Search Images Maps Play YouTube News Gmail Drive More »
Sign in
Screen reader users: click this link for accessible mode. Accessible mode has the same essential features but works better with your reader.

Patents

  1. Advanced Patent Search
Publication numberUS4661416 A
Publication typeGrant
Application numberUS 06/822,448
Publication dateApr 28, 1987
Filing dateJan 27, 1986
Priority dateApr 5, 1984
Fee statusPaid
Publication number06822448, 822448, US 4661416 A, US 4661416A, US-A-4661416, US4661416 A, US4661416A
InventorsHoward Mizuhara
Original AssigneeGte Products Corporation
Export CitationBiBTeX, EndNote, RefMan
External Links: USPTO, USPTO Assignment, Espacenet
Ductile reactive metal-indium-copper brazing alloy article
US 4661416 A
Abstract
Brazing alloys of copper-indium-titanium alloy can be used to braze ceramic to metal. Other elements such as gold, manganese, palladium, nickel, aluminum, tin singly or in combination can also be added.
Images(3)
Previous page
Next page
Claims(2)
What is claimed is:
1. An article consisting essentially of a ductile brazing foil suitable for brazing ceramic and having a composition consisting essentially of from about 0.1% to about 5% of a reactive metal selected from the group consisting of titanium, zirconium, vanadium and mixtures thereof, from about 1% to about 30% by weight of indium, from about 5% to about 15% by weight of nickel, balance copper.
2. An article consisting essentially of a ductile brazing foil suitable for brazing ceramic and having a composition consisting essentially of from about 0.1% to about 5% of a reactive metal selected from the group consisting of titanium, zirconium, vanadium and mixtures thereof, from about 1% to about 30% by weight of indium, from about 3% to about 10% by weight of tin, balance copper.
Description

This application is a continuation of application Ser. No. 596,998, filed 4/5/84 now U.S. Pat. No. 4,603,090.

FIELD OF THE INVENTION

This invention relates to brazing alloys. More particularly it relates to low temperature brazing alloys containing reactive metals selected from the group consisting of vanadium, zirconium, titanium, indium, copper and mixtures thereof.

BACKGROUND

An alloy sold under the tradename of Ticusil by the Wesgo Division of GTE Products Corporation, Belmont, Calif. contains 4.5% by weight of titanium, 68.8% by weight of silver and 26.7% by weight of copper. This alloy, while having the ability to wet various ceramic materials and has a relatively low brazing temperature, and upon brazing contains a brittle dispersed phase.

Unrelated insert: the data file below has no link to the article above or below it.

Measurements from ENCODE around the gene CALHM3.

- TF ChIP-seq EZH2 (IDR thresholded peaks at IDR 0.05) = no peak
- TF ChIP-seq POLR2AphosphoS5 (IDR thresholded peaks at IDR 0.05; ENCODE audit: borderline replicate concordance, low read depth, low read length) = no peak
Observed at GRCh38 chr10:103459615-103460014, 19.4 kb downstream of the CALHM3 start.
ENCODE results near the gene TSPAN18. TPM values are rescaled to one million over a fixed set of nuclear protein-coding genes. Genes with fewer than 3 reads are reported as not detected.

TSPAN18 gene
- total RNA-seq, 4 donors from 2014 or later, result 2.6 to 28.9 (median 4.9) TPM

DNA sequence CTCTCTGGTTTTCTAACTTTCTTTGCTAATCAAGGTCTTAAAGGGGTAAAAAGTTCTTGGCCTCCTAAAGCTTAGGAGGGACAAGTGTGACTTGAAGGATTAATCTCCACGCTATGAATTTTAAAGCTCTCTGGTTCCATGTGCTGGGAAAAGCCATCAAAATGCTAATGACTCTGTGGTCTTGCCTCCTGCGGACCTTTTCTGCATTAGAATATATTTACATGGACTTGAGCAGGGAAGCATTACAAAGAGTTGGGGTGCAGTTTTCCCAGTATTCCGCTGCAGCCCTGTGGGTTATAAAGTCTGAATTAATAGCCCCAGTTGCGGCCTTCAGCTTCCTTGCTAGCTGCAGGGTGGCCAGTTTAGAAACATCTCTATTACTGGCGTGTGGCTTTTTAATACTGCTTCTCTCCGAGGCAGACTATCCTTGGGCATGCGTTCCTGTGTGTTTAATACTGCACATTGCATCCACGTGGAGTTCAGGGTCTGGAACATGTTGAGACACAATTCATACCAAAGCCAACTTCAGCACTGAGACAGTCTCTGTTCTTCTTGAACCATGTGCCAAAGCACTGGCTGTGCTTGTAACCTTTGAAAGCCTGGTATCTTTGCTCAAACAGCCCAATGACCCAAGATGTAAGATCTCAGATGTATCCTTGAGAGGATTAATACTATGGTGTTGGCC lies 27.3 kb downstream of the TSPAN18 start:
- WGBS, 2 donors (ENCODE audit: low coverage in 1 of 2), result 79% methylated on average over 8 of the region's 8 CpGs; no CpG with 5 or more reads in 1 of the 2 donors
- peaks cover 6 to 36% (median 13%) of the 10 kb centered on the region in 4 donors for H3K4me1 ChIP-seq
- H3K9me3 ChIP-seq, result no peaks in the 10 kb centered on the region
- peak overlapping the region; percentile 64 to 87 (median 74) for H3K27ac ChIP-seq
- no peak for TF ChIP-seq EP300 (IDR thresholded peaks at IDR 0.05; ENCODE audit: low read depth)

Other titanium containing alloys containing higher amounts titanium are known to wet ceramics but they are brittle. These can be made into a flexible foil form by rapid solidification techniques, however, upon brazing it will form a brittle alloy joint.

When brazing brittle ceramic to metal components with different coefficients of thermal expansion, the reliability of brazed joint is highly dependent on the brazing alloy ductility, because the ductile alloy will minimize the stress between two different materials. Brittle alloys when used for brazing brittle notch sensitive ceramic to metal result in the ceramic almost always failing after being exposed to a relatively few thermal cycles.

SUMMARY OF THE INVENTION

Reactive metal-indium-copper brazing alloys have liquidus temperatures in the range of from about 850 C. to about 1250 C. are ductile and after brazing are relatively free of hard dispersed phases. The alloys of this invention can contain as optional ingredients specified amounts of gold, manganese, palladium, nickel, tin, aluminum, and mixtures thereof.

DETAILS OF PREFERRED EMBODIMENTS

For a better understanding of the present invention, together with other and further objects, advantages and capabilities thereof, reference is made to the following disclosure and appended claims in connection with the above description of some of the aspects of the invention.

The amount of the reactive metal can not appreciably exceed 5% by weight and achieve a ductile material which upon brazing is free of dispersed phases.

In many brazing applications it is desired to utilize an intermediate brazing temperature, that is the liquidus of the alloy should be in about the range of from about 850 C. to about 1250 C.

While the liquidus temperature is in the ranges specified, the flow temperature, that is the temperature at which the alloys of this invention flow and wet the materials to be brazed is important in utilizing the materials using conventional brazing techniques. It is preferred to utilize the lowest brazing temperatures that meets the application temperature. The flow temperatures for the products of this invention generally range from about 900 C. to about 1200 C.

The amount of the reactive metal in the alloys is from about 0.1% by weight to about 5% by weight with from about 1.0% by weight to about 3% by weight being preferred.

Titanium is the preferred reactive metal however, both vanadium and zirconium can be used either alone or in mixtures with each other or in conjunction with titanium.

The second metal in the system is indium and will be present in amounts of from about 0.1% by weight to about 30% by weight. The addition of about 1% to about 10% by weight indium to copper-titanium alloy also improves wetting of difficult to wet ceramic material. The amount of copper, the third essential element, will be varied within the range of from about 65% by weight to about 99.8% of the reactive metal-indium-copper system and the maximum of about 40% by weight of the alloy of optional ingredients can be used so that the liquidus temperature of the alloy is within the range of from about 850 C. to about 1250 C.